|Publication number||US4391645 A|
|Application number||US 06/367,263|
|Publication date||Jul 5, 1983|
|Filing date||Apr 12, 1982|
|Priority date||Apr 12, 1982|
|Publication number||06367263, 367263, US 4391645 A, US 4391645A, US-A-4391645, US4391645 A, US4391645A|
|Inventors||Alphonso W. Marcellis, Grannis S. Johnson|
|Original Assignee||Diamond Shamrock Corporation|
|Export Citation||BiBTeX, EndNote, RefMan|
|Patent Citations (10), Non-Patent Citations (7), Referenced by (20), Classifications (6), Legal Events (9)|
|External Links: USPTO, USPTO Assignment, Espacenet|
1. Field of the Invention
This invention relates to additives which improve the compressive strength and workability of cementitious composition such as cement, cement slurries, mortar, grout and concrete.
2. Description of the Prior Art
Concrete is a hard, strong building material made by mixing cement, sand, gravel and water. Water in the mixture causes the cement to set and bind the entire mixture in a hard mass. It is well known in concrete technology that the strength--usually the compressive strength as measured by the ASTM test C39-72--is a reliable criterion of general quality. For this reason, the whole technology of concrete is developed around obtaining a significant and practical strength with a minimum of cost, and a maximum of convenience in use. Despite extensive research, most of the concrete presently being used are simple mixtures of sand and coarse stone containing a minor proportion of portland cement with sufficient water being added to produce a mixture fluid enough to place in forms.
It is well known in the art that reducing water in concrete increases the compressive strength and other properties as well. Considerable research has been directed to discovering mixtures of different particle sizes of sand and stone which will give fluid concrete having minimum water content. Also, various organic and inorganic additives have been found which permit reduction in the water content of concrete. One such additive, the sodium salt of naphthalene sulfonic acid formaldehyde condensate is used commercially for this purpose. This additive also increases the strength of hardened concrete. See U.S. Pat. No. 2,141,569--Tucker--Dec. 27, 1938.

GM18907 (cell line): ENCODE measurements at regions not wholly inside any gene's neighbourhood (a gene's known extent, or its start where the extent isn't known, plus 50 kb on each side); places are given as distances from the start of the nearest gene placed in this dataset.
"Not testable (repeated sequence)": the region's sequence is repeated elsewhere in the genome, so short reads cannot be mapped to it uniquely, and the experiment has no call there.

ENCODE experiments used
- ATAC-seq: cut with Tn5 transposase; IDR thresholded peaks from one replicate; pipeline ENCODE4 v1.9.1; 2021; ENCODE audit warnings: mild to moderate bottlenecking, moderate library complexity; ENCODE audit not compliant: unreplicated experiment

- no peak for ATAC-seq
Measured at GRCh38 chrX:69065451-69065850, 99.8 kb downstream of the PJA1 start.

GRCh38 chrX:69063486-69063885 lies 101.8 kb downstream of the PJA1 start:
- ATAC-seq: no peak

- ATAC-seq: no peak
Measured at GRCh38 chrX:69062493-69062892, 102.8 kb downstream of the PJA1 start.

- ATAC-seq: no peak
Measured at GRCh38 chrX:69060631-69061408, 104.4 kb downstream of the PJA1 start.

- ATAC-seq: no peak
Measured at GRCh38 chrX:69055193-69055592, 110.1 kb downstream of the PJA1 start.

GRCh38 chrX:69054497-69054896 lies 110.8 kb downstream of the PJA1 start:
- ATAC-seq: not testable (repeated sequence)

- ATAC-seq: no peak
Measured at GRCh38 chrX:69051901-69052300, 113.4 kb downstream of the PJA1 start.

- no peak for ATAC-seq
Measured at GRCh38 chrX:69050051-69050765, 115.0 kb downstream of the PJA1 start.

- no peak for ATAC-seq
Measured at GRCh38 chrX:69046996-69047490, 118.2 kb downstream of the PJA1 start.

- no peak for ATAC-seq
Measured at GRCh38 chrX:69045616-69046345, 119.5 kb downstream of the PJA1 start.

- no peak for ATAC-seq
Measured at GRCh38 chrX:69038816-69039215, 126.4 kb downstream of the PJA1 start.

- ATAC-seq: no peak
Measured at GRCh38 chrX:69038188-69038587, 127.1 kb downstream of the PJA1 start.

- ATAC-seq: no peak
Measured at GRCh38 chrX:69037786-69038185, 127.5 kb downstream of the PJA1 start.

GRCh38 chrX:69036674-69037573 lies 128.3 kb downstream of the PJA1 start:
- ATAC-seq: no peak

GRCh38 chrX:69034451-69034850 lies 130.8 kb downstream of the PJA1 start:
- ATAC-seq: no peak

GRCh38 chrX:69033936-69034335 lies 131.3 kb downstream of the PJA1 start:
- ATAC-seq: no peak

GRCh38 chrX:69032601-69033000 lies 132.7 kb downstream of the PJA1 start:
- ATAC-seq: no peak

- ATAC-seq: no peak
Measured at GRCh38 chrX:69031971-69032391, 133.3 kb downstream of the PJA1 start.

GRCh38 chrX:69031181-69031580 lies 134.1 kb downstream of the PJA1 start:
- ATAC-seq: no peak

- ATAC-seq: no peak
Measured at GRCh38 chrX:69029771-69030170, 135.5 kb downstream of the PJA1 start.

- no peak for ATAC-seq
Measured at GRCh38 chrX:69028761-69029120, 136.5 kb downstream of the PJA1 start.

Further, U.S. Pat. No. 3,537,869--Proell--Nov. 3, 1970 describes use of additives containing sulfonated condensation products of formaldehyde and naphthalene or salts thereof in combination with lecithin, partial fatty acid esters of polyols, their ethoxylates, sulfates, etc., in concrete mixes to increase compressive strength of the hardened concrete.
Additionally, use of hydroxy aromatic materials in cement and concrete is shown below.
CA 71 104857s discloses effect of pyrocatechol, pyrogallol and condensed and hydrolyzed tannins as accelerators for cement with various results upon acceleration and mechanical strength.
CA 88 125395f discloses effect of gallic acid plus triethanolamine in cement production upon moisture content of the clinker.
CA 88 138827y discloses effect of monocarboxylic aromatic hydroxy acids in retarding hardening of slurries of portland cement.
CA 92 151993b describes effect of tannic acid on the setting of portland cement.
CA 71 84287a discloses effect of chestnut tannin as a retarder in cement.
CA 58 9946a discloses effect of resorcinol and hydroquinone in the rate of hardening of cement.
British Pat. No. 354,502 describes addition of tannin and tannic acid to cement clinker.
CA 75 39979z discloses effect of salicylic acid on workability and setting times for mortar and concrete.